of Nepal." In his paper, Mr. Vishwokarma presented population
of Dalit women. Apart from violence against Dalit women, he
also discussed several measures adopted in the past for their
improvement. At the end of the paper, he has given useful recommendations
for the upliftment of socio-economic conditions of these women.
In her comments on the paper, Ms. Anita Shrestha
of FEDO stated that such aspect as rape and trafficking of the
Dalit girls and women should also have been covered in the paper.
She concluded that without participation of women in national
politics, their condition is not going to be improved.
From the floor, Mr. Sharad Pathak stated that
the paper highly exaggerated the caste based discrimination
with the Dalits in Hindu religion. Dr. Basant Vishwokarma, Mr.
Tek Tamrakar, Mr. Suman Kharel, Mr. Kiran Ghimire, Mrs. Ranju
Thakur and Ms. Pabitra Sunar expressed their views for empowering
Dalit women. Mr. Padmalal Vishwokarma answered many of the questions
raised from the floor. Mr. Nepali Sah, Chairman of the session
said that the paper should incorporate situation of Dalit women
of Terai. He also added that gender discrimination is less pertinent
among Dalits than the non-Dalits, which is a positive aspect
and need to be give due focus by media and the stakeholders
so that it could have demonstration effect in the society.
Next day on May 4, 2004, the Third Session
opened at 9:00. Noted Dalit activist and Chairperson of FEDO,
Ms. Durga Sob presented her paper on "Dalit Women and Reservation
Policy." Mr. Tek Tamrakar, Lawyer chaired the session.
Mr. Meen B. Vishwokarma was commentator on the occasion.
In her paper, Ms. Durga Sob stated that the
government ignored the problems of the Dalit women. She also
said that the protective actions in favour of Dalit women could
not be properly implemented. She expressed surprise as to how
the Dalit population declined by 3% in the 2001 census. She
concluded that since the Dalit women are triple victims from
society, males and economic and social conditions, they should
be given due participation at different levels through reservation.
While commenting on the paper of Ms. Durga
Sob, Mr. Meen Bahadur Vishwokarma said that there should be
reservation within reservation and in this process the most
disadvantaged even among the Dalits should be given priority.
Such a system, if developed, could benefit Dalit women most.
The problems, however, of the Dalits cannot be addressed until
there is cooperation between Dalits and non-Dalits, he said.
Besides, he dwelt on various factors that led to the decline
of Dalit population in the last census. He said that a man if
falls into the well needs the support of somebody from outside
to pull him out. In the same way, the cooperation between Dalits
and non-Dalits is essential for the emancipation of Dalits,
he added. He wanted that more of focus should have been given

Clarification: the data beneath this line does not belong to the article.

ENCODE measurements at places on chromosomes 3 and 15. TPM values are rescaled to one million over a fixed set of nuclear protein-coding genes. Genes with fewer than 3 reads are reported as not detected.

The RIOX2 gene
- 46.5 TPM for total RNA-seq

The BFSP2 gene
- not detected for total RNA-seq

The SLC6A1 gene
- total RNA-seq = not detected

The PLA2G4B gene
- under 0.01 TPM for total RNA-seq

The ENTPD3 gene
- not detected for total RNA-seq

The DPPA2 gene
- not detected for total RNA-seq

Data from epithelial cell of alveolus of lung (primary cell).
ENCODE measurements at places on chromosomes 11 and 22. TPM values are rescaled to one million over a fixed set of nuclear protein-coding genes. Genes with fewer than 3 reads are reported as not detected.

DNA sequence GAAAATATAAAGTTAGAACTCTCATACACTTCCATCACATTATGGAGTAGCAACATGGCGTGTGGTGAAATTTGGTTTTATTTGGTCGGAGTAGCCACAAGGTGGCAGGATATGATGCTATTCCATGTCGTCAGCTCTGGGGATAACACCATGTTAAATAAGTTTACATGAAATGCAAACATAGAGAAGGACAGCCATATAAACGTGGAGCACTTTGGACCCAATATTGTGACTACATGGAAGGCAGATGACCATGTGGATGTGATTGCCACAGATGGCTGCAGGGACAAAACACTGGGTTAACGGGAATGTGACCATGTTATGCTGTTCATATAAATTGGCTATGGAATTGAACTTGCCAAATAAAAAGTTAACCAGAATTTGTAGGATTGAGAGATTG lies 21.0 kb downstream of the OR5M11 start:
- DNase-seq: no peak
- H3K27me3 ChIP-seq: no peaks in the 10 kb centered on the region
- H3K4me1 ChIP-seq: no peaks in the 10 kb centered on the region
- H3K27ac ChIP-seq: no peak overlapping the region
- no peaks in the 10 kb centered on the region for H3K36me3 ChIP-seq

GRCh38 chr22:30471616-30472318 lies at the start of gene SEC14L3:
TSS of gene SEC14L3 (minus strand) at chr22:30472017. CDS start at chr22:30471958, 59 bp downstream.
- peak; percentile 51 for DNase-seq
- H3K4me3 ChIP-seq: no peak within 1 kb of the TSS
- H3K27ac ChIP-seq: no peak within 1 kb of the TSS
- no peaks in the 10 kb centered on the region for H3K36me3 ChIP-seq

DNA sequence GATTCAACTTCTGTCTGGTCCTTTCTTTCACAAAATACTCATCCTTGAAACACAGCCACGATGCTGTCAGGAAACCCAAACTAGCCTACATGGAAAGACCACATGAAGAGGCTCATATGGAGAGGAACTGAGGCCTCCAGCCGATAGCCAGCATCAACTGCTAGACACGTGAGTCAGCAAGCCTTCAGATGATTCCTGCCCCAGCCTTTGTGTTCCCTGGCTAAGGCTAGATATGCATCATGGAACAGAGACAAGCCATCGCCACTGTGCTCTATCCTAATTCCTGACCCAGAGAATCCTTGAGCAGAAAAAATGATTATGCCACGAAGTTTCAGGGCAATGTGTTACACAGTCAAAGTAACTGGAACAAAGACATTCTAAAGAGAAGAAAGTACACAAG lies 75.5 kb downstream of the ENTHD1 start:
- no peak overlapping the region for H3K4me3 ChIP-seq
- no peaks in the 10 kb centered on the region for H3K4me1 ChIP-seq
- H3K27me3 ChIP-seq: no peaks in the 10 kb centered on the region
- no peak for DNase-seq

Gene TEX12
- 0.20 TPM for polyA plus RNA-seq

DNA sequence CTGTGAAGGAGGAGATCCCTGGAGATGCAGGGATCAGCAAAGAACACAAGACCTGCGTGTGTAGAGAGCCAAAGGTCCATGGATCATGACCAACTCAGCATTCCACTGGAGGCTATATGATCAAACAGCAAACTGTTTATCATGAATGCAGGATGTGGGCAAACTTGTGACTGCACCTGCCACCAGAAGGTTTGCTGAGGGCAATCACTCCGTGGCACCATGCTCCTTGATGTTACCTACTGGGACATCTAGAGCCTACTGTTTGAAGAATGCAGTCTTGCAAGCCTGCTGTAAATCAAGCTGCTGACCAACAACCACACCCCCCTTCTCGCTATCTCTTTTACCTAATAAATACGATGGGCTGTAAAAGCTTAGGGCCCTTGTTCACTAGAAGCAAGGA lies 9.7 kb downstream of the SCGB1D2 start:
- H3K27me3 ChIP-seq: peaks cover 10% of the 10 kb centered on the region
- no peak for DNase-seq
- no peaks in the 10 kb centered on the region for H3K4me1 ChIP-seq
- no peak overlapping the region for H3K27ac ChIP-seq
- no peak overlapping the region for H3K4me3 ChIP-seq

in the paper for the political and economic empowerment of Dalit
women. Showing disagreement with the sentiment of the paper,
he said that Hindu religion has not discriminated Dalits but
it is Hindu culture that has made such discrimination. He said
that Buddhists or even Christians have not treated Dalits as
equals in taking food and in other matters. So Hindu religion
as such cannot be held responsible for such discrimination with
Dalits or Dalit women.
From the floor, Mrs. Ranju Thakur commented
that the Terai women need to be given as much reservation as
the other women at the grass roots level, apart from the Dalit
women. Mr. Ashok Upreti pointed out that the paper by Ms. Durga
Sob does not deal with exploitation of Dalit women by Dalit
women, though it discusses exploitation of the Dalit women by
higher castes' people. Mr. Shambhu Hazara Paswan, former member
of National Dalit Commission said that there is room for comparison
between Dalit male of Terai with Dalit women of the hills in
various socio-economic indicators. Professor Tribhuvan Nath
Jaiswal of Tribhuvan University felt the need of feminist movement
rather than gender movement and wanted that such a seminar should
be organized at the grass roots level so that the policy makers
are influenced to increase Dalit participation in governance.
He also wanted that separate political constituencies should
be developed for the Dalits in which none other than Dalits
could contest elections. Besides, Mr. Suman Kharel, Mr. Pramod
Chalise, Ms. Sarla Sigdel, Mr. Suresh Mijar, Mr. Lakshman Paudyal,
Ms. Pabitra Sunar and Mr. Toya Laudari suggested various measures
for implementing reservation policy. Ms. Durga Sob answered
all the queries raised from the floor. Finally, Mr. Tek Tamrakar
in his concluding remarks highlighted the role and importance
of reservation for the upliftment of women and said that the
objective of reservation is not to give employment but to develop
confidence among the target groups for participation in politics,
administrative, judiciary and different other fields.
The Fourth session started in the afternoon.
Mr. Desh Bahadur Sarki, Former Member, National Dalit Commission
chaired the session and Professor Hari Bansh Jha presented his
paper on "Dalits and their Participation in National and
Local Governance." Mr. Motilal Nepali, Chairperson, Dalit
Welfare Association and Mr. Om Prakash B.K., Dalit Specialist,
Reservation Management Recommendation Committee commented on
In his paper, Professor Hari Bansh Jha presented
historical perspective of caste discrimination and found that
there was no such discrimination in the initial Vedic period.
It was very sad that this mental disease crept up in the Hindu
society during certain period of time, he added.
Professor Jha compared certain key socio-economic
indicators of Dalits with non-Dalits in different sectors, including
in economic opportunities, political and administrative structure.